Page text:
The Golem and the Djinni by Helene Wecker

0007480172.02.LZZZZZZZThis was recommended on one of the Incomparable podcasts, I think. I picked it up after giving up on radiance by Catherynne M. Valente. It has taken me a long time to read, but not because I haven’t been enjoying it.

The premise is fascinating: what if two mythical creatures from two middle-eastern traditions should meet? Where would such a meeting take place? Why, of course, in the melting pot of New York City in the late 19th Century.

So here we have a story of immigration and assimilation, and the curious melding of cultures that took place at the height of mass migration. One by one, our characters make their way to New York. The djinni, naturally, arrives in a brass vessel in need of some repair. The golem is created on behalf of a man who wants a good wife to take with him to the New World. Impatient (and sick), he speaks the spell to wake her on the voyage over and then promptly dies, leaving her without a master. (A great metaphor for how some people come unstuck from their traditions in the transformation from one national identity to another.)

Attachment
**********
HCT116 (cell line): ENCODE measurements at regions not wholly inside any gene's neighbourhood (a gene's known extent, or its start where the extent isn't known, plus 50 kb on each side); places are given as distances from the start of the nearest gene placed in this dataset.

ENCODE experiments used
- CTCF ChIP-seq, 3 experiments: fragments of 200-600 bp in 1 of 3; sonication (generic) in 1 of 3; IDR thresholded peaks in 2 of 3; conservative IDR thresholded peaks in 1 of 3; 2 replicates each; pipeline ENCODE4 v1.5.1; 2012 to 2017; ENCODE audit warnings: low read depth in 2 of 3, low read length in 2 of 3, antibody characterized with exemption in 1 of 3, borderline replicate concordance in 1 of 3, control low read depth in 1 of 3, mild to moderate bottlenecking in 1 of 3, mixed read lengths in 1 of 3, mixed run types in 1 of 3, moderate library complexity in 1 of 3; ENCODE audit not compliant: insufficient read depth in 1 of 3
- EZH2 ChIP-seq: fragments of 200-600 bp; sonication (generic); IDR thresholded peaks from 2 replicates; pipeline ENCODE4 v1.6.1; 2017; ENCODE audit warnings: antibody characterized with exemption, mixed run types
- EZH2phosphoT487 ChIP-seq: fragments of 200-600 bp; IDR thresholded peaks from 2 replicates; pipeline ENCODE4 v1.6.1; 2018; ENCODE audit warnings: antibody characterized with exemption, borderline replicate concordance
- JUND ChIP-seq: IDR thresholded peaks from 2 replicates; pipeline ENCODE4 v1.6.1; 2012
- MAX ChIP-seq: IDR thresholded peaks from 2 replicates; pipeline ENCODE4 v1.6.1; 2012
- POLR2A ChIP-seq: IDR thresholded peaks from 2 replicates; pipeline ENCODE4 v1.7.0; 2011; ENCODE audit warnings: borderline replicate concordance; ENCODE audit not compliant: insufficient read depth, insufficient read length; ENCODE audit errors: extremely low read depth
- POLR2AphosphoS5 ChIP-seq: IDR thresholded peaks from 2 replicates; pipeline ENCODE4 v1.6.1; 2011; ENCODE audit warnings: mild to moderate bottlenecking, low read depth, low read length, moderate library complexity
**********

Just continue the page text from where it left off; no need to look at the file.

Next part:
The djinni is trapped in human form; the golem does not sleep. Both have to adapt to a new way of life; both feel restless and hungry for something more. Inevitably, they meet. In seeking solutions for their various problems, they both create greater challenges and events spin out of their control. There are many intertwined sub-plots based around other characters who have in some way crossed paths with these magical entities. As such, the main plot moves slowly at times, and – considered on its own – is relatively slight. If there’s a fault here it’s that an awful lot of back story gets delivered by telling rather than showing, as information dumps – though these aren’t all at the beginning, at least. Still, it’s a shame that some plot mysteries are delivered in this way rather than being revealed by action.

Worth a read, though, and a fascinating and original premise.

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